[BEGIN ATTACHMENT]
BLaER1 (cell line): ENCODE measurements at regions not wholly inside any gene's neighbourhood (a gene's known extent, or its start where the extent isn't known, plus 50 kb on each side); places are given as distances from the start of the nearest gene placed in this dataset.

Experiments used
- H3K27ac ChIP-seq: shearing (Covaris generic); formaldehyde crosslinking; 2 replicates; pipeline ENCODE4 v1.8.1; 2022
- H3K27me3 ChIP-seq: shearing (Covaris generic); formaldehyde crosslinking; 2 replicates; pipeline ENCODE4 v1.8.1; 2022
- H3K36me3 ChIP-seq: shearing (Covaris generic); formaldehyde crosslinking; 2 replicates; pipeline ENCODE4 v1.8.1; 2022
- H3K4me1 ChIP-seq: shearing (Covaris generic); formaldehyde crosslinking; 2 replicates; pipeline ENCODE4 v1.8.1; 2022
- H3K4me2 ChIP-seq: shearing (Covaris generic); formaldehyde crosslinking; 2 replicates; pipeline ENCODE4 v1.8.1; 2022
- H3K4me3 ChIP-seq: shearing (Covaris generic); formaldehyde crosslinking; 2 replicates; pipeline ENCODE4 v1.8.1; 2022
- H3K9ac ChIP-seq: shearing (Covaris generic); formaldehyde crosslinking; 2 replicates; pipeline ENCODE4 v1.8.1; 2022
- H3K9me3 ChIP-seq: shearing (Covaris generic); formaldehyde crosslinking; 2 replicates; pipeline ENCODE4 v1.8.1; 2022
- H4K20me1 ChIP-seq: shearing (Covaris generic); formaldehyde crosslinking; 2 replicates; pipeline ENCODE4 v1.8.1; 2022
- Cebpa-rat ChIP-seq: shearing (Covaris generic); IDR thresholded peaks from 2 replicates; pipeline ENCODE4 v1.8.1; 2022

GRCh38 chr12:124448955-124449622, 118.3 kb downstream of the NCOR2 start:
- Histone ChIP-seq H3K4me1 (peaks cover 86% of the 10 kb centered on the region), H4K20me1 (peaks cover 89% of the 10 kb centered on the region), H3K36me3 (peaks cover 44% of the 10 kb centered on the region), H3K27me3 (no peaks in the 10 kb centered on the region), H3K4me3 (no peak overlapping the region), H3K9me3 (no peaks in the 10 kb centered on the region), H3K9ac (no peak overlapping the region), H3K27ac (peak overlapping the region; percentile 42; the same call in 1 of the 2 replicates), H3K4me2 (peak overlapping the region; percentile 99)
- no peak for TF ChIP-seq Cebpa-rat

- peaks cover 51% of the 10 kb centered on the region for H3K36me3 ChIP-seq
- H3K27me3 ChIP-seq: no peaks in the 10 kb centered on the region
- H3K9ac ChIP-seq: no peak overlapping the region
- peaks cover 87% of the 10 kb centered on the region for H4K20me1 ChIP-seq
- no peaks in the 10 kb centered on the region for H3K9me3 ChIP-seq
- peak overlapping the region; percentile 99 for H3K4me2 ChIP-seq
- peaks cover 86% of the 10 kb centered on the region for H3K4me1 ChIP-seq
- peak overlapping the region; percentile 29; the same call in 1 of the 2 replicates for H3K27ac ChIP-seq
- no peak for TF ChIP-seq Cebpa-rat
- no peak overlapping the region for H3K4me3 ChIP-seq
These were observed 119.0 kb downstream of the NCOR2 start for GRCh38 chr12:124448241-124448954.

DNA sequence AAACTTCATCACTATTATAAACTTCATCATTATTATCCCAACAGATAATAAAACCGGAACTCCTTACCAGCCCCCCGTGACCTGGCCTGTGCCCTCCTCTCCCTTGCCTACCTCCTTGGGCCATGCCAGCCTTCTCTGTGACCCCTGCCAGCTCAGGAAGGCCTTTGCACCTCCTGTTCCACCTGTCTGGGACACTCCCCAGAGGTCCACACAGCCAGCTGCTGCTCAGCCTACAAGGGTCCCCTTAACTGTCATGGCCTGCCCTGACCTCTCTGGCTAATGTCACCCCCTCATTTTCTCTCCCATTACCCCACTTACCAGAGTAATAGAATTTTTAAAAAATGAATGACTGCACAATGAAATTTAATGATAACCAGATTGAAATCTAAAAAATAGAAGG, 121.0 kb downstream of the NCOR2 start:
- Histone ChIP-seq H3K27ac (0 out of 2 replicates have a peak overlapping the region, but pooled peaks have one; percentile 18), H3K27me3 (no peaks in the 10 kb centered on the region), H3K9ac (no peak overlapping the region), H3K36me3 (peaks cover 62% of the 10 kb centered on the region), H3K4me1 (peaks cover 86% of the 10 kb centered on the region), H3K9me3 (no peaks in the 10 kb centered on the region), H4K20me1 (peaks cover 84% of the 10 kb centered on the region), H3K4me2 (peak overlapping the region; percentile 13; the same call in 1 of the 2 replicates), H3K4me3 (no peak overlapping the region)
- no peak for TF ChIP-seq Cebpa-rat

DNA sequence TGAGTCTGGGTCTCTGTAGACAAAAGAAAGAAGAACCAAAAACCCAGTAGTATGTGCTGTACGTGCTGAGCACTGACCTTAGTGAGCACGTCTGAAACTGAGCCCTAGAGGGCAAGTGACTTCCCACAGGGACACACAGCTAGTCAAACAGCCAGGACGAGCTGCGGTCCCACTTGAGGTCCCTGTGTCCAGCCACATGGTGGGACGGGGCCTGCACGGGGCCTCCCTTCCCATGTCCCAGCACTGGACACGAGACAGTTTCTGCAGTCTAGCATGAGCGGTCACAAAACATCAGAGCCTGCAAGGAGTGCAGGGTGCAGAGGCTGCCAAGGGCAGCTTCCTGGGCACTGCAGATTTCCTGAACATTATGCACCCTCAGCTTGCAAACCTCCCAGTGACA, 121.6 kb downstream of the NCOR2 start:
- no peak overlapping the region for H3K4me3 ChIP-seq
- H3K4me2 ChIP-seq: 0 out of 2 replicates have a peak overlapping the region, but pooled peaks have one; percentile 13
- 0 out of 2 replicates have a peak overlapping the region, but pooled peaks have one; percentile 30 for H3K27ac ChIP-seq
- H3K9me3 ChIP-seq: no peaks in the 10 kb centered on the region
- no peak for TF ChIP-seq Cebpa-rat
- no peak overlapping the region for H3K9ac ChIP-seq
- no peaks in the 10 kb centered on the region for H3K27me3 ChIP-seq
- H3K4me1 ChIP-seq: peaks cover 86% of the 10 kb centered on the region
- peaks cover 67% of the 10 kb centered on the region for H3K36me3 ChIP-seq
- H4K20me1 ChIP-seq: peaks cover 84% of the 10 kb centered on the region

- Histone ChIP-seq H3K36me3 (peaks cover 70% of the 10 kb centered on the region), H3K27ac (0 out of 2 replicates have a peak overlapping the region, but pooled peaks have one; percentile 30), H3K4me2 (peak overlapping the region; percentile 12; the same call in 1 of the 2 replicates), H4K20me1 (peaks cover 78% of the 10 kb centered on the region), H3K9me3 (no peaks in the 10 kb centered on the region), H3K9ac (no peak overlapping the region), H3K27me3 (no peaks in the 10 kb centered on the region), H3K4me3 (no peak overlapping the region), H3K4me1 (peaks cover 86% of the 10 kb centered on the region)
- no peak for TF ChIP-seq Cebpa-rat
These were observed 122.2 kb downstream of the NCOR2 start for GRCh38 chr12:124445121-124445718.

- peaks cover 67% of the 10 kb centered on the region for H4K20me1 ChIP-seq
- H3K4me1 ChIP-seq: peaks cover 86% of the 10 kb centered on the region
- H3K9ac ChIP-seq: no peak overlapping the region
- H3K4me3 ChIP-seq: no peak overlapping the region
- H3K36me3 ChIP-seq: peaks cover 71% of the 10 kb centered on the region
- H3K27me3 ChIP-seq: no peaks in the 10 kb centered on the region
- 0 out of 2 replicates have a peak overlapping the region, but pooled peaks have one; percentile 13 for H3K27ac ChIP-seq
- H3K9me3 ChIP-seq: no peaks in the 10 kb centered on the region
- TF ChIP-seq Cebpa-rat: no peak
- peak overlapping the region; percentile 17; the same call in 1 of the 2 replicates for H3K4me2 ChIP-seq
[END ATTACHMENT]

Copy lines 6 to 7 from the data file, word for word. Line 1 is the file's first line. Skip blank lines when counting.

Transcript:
- H3K4me1 ChIP-seq: shearing (Covaris generic); formaldehyde crosslinking; 2 replicates; pipeline ENCODE4 v1.8.1; 2022
- H3K4me2 ChIP-seq: shearing (Covaris generic); formaldehyde crosslinking; 2 replicates; pipeline ENCODE4 v1.8.1; 2022